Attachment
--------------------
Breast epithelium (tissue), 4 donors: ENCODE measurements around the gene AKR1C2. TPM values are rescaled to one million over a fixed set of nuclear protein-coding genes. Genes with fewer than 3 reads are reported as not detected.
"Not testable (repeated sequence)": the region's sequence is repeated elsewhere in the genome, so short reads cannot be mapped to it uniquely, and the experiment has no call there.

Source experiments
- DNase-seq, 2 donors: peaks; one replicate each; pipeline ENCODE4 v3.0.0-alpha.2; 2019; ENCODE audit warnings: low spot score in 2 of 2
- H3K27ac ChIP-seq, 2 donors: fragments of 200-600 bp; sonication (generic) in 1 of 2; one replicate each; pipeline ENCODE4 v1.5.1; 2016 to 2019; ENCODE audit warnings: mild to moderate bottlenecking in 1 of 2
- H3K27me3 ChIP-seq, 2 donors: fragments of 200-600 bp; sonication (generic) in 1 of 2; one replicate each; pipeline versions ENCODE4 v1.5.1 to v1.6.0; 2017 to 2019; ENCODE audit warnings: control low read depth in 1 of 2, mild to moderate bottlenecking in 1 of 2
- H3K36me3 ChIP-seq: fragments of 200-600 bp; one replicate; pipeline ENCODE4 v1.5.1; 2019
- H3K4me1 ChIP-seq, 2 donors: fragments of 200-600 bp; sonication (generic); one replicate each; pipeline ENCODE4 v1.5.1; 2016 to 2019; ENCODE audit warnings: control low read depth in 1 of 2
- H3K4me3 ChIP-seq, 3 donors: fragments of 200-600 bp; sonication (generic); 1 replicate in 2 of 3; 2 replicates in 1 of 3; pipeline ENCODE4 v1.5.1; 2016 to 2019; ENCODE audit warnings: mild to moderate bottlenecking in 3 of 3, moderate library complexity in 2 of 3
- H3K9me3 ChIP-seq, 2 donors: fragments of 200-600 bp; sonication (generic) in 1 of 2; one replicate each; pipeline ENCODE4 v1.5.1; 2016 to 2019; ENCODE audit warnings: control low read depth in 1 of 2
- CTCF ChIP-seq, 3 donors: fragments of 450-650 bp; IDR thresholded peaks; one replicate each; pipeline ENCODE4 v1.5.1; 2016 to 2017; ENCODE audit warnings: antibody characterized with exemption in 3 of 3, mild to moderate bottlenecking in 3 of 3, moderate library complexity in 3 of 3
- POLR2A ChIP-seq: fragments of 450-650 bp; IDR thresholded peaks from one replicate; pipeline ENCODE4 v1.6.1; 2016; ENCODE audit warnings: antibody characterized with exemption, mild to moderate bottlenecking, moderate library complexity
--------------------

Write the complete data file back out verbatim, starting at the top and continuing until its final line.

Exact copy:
Breast epithelium (tissue), 4 donors: ENCODE measurements around the gene AKR1C2. TPM values are rescaled to one million over a fixed set of nuclear protein-coding genes. Genes with fewer than 3 reads are reported as not detected.
"Not testable (repeated sequence)": the region's sequence is repeated elsewhere in the genome, so short reads cannot be mapped to it uniquely, and the experiment has no call there.

Source experiments
- DNase-seq, 2 donors: peaks; one replicate each; pipeline ENCODE4 v3.0.0-alpha.2; 2019; ENCODE audit warnings: low spot score in 2 of 2
- H3K27ac ChIP-seq, 2 donors: fragments of 200-600 bp; sonication (generic) in 1 of 2; one replicate each; pipeline ENCODE4 v1.5.1; 2016 to 2019; ENCODE audit warnings: mild to moderate bottlenecking in 1 of 2
- H3K27me3 ChIP-seq, 2 donors: fragments of 200-600 bp; sonication (generic) in 1 of 2; one replicate each; pipeline versions ENCODE4 v1.5.1 to v1.6.0; 2017 to 2019; ENCODE audit warnings: control low read depth in 1 of 2, mild to moderate bottlenecking in 1 of 2
- H3K36me3 ChIP-seq: fragments of 200-600 bp; one replicate; pipeline ENCODE4 v1.5.1; 2019
- H3K4me1 ChIP-seq, 2 donors: fragments of 200-600 bp; sonication (generic); one replicate each; pipeline ENCODE4 v1.5.1; 2016 to 2019; ENCODE audit warnings: control low read depth in 1 of 2
- H3K4me3 ChIP-seq, 3 donors: fragments of 200-600 bp; sonication (generic); 1 replicate in 2 of 3; 2 replicates in 1 of 3; pipeline ENCODE4 v1.5.1; 2016 to 2019; ENCODE audit warnings: mild to moderate bottlenecking in 3 of 3, moderate library complexity in 2 of 3
- H3K9me3 ChIP-seq, 2 donors: fragments of 200-600 bp; sonication (generic) in 1 of 2; one replicate each; pipeline ENCODE4 v1.5.1; 2016 to 2019; ENCODE audit warnings: control low read depth in 1 of 2
- CTCF ChIP-seq, 3 donors: fragments of 450-650 bp; IDR thresholded peaks; one replicate each; pipeline ENCODE4 v1.5.1; 2016 to 2017; ENCODE audit warnings: antibody characterized with exemption in 3 of 3, mild to moderate bottlenecking in 3 of 3, moderate library complexity in 3 of 3
- POLR2A ChIP-seq: fragments of 450-650 bp; IDR thresholded peaks from one replicate; pipeline ENCODE4 v1.6.1; 2016; ENCODE audit warnings: antibody characterized with exemption, mild to moderate bottlenecking, moderate library complexity